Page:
Georgia Power cleared a critical hurdle for building two new nuclear reactors at Plant Vogtle when it announced Monday it had received the first installment of payments from the parent company of its original contractor.
The company said it received $137 million of the $300 million payment from Toshiba as part of the $3.68 billion that the parent company of Westinghouse guaranteed to pay toward the project after Westinghouse declared bankruptcy in March. Georgia Power owns a 45.7 percent share of the project and considered those payments crucial to being able to complete it in its filing with the Georgia Public Service Commission. The reactors, which are already well behind schedule and budget, would be the first in the U.S. in more than three decades. The public service commission will decide whether the project can continue some time later this year or early next year.
If allowed to proceed, the new reactors would come on line in 2021 and 2022, according to new projections. If Toshiba follows through on all of its guaranteed payments, Georgia Power would receive $1.7 billion as its share, which would lower its total projected costs for the reactors, including financing, from $12.1 billion to $10.4 billion, according to a recent filing. The project’s total capital cost is $19 billion but only Georgia Power is required to report all of its costs and the financing amounts by the other partners is unknown. If those financing costs are the same as Georgia Power’s, and the company has cautioned against using its costs for a projection, The Augusta Chronicle calculated the project’s total cost would be closer to $30 billion.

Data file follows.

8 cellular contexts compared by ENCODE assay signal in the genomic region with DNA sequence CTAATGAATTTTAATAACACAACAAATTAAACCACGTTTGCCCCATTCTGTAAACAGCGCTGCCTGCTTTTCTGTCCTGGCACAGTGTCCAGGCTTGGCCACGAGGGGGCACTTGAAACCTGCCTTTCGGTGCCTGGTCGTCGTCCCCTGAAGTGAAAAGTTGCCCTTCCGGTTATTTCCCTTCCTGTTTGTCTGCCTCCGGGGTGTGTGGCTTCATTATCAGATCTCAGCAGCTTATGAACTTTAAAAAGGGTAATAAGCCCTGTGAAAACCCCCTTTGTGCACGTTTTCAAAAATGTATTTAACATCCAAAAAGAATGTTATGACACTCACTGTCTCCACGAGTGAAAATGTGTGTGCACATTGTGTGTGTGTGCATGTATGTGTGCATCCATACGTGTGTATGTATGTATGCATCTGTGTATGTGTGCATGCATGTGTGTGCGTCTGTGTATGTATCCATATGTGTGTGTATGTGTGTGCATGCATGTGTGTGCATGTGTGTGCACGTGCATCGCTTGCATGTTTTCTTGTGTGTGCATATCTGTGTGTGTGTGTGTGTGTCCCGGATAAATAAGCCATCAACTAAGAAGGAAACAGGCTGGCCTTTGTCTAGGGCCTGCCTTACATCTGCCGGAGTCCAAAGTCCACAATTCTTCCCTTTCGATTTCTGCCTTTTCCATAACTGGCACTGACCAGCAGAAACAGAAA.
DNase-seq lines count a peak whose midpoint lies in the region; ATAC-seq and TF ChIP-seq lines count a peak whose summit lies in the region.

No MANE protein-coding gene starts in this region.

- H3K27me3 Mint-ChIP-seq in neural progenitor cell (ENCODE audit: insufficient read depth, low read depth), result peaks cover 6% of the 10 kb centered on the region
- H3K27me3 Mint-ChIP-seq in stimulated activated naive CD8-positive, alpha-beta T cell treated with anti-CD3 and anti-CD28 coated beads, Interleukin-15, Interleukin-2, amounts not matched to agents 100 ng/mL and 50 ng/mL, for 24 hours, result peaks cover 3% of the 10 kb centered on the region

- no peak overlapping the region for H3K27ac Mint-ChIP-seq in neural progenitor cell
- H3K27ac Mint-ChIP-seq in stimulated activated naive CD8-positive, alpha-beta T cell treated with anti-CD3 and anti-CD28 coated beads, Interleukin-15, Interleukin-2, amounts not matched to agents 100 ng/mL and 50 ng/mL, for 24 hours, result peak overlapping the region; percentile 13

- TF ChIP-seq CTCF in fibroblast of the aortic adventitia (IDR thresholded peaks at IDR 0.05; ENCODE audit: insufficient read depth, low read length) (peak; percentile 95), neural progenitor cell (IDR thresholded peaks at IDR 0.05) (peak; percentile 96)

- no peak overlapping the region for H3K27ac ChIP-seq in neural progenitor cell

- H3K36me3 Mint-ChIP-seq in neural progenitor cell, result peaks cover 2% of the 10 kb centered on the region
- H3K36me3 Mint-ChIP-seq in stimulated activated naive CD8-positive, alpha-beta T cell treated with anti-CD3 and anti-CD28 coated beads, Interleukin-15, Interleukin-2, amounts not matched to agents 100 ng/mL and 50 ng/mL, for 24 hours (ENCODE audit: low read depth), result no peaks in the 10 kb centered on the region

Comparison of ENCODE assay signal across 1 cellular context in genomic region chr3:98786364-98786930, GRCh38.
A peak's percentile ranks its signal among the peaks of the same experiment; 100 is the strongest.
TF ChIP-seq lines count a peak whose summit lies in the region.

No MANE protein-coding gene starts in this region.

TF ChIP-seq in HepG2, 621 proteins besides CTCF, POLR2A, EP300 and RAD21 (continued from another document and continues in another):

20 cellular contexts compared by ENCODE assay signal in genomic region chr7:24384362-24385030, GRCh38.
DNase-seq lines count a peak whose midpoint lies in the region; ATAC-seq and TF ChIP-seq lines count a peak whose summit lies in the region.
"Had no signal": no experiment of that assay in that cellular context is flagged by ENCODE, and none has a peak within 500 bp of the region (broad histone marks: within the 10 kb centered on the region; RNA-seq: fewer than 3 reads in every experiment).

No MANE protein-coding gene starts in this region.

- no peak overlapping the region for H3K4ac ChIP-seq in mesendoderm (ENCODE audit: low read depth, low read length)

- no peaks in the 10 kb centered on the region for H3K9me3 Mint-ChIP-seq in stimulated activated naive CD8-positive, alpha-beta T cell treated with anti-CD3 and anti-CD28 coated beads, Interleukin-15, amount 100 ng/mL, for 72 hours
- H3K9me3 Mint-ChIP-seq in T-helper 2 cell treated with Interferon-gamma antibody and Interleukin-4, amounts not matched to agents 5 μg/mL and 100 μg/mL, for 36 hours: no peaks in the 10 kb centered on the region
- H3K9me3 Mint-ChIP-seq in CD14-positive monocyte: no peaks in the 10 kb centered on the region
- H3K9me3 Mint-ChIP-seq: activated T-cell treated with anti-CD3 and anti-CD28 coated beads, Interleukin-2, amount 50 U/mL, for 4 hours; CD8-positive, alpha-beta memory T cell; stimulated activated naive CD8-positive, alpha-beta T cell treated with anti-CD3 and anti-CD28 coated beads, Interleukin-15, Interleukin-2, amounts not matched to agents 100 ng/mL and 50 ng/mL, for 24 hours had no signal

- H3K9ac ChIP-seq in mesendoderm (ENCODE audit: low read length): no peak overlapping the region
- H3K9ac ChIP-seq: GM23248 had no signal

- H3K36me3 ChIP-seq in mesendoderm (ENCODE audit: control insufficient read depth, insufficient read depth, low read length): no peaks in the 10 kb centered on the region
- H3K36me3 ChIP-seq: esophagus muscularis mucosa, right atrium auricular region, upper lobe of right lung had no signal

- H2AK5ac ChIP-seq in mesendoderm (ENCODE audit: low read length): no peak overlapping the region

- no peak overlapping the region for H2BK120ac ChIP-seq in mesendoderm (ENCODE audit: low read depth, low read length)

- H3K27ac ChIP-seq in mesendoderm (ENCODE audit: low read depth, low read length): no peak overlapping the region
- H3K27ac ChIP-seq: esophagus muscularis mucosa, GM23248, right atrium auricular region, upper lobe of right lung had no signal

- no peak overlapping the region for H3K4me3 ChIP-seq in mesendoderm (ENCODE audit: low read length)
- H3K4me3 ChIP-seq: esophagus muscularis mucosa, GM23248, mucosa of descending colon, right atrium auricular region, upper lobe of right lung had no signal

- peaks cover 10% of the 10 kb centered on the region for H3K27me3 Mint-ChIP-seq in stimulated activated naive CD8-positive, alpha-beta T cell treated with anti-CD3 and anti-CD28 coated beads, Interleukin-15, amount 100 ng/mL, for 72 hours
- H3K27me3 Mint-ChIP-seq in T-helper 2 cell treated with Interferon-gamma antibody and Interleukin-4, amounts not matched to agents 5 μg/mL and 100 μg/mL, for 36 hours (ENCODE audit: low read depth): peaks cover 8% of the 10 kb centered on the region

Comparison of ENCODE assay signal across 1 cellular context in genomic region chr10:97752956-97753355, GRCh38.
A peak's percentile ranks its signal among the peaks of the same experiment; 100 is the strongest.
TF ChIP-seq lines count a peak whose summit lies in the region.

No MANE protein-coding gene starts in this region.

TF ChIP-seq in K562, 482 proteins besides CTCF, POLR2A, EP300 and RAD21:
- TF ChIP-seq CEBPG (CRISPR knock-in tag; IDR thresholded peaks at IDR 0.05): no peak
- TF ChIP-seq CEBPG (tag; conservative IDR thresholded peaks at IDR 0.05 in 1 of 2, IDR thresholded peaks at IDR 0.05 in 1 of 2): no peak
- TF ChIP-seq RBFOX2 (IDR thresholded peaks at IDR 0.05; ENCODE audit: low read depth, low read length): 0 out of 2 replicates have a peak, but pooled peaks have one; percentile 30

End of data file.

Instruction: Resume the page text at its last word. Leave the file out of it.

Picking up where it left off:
Georgia Power also received good news last week when U.S. Department of Energy Secretary Rick Perry announced that the Vogtle project will receive an additional $3.7 billion in loan guarantees, of which the company will receive $1.67 billion. The department had already guaranteed $8.3 billion in loans to the project. Georgia Power has said the $3.4 billion in loan guarantees it has received has saved customers $375 million.
“I believe the future of nuclear energy in the United States is bright and look forward to expanding American leadership in innovative nuclear technologies,” Perry said. “Advanced nuclear energy projects like Vogtle are the kind of important energy infrastructure projects that support a reliable and resilient grid, promote economic growth, and strengthen our energy and national security.”
U.S Rep. Rick Allen, R-Ga., whose district includes the project in Waynesboro, praised Perry for the new loan guarantees.
“Georgia’s 12th Congressional district and Plant Vogtle are at the forefront of nuclear energy expansion, where they are constructing two of the first new nuclear reactors in the United States in more than 30 years,” Allen said in a statement. “I extend my deepest gratitude to Secretary Perry for his renewed commitment to Plant Vogtle. With today’s investment announcement, the Department of Energy recognizes that the future of nuclear energy in America depends on this important project.”
Reach Tom Corwin at (706) 823-3213